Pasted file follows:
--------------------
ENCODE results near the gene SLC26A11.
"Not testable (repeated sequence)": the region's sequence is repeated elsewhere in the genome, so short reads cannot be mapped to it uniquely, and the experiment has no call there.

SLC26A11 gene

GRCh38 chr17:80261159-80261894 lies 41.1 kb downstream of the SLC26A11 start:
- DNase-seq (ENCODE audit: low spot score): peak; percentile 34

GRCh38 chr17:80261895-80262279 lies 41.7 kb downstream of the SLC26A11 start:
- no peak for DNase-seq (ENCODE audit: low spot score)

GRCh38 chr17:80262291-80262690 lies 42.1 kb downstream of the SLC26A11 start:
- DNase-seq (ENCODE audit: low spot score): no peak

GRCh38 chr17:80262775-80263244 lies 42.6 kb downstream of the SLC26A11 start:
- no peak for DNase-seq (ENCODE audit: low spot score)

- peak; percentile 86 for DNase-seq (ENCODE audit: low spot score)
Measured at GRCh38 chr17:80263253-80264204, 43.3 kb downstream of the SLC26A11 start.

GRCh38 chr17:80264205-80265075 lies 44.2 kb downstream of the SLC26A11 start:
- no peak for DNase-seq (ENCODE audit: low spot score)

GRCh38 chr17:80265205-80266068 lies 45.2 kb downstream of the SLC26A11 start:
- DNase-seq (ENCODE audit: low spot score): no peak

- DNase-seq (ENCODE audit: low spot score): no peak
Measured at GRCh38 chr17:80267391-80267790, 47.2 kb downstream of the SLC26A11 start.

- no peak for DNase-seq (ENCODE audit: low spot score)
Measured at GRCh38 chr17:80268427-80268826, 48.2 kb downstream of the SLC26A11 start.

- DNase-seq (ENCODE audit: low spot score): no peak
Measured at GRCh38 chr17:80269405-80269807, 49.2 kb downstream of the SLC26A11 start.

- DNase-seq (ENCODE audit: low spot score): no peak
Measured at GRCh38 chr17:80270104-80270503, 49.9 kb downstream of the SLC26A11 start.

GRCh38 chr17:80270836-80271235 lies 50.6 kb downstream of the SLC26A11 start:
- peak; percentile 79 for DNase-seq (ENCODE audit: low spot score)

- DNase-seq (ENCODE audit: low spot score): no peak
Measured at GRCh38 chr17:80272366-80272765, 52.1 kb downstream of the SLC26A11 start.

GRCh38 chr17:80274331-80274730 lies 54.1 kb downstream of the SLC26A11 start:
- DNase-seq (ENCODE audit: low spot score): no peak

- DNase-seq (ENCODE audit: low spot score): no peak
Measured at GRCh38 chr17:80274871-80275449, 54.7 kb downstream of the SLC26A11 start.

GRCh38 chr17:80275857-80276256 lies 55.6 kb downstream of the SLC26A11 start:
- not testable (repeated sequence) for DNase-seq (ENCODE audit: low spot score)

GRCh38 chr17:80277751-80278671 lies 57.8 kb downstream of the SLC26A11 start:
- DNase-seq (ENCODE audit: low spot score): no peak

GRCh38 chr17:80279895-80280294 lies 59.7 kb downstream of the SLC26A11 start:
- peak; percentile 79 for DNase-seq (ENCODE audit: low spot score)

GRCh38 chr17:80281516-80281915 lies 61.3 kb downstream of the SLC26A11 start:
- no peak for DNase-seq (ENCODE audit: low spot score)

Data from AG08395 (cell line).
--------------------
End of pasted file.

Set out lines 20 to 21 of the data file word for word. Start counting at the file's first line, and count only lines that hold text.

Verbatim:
- no peak for DNase-seq (ENCODE audit: low spot score)
Measured at GRCh38 chr17:80268427-80268826, 48.2 kb downstream of the SLC26A11 start.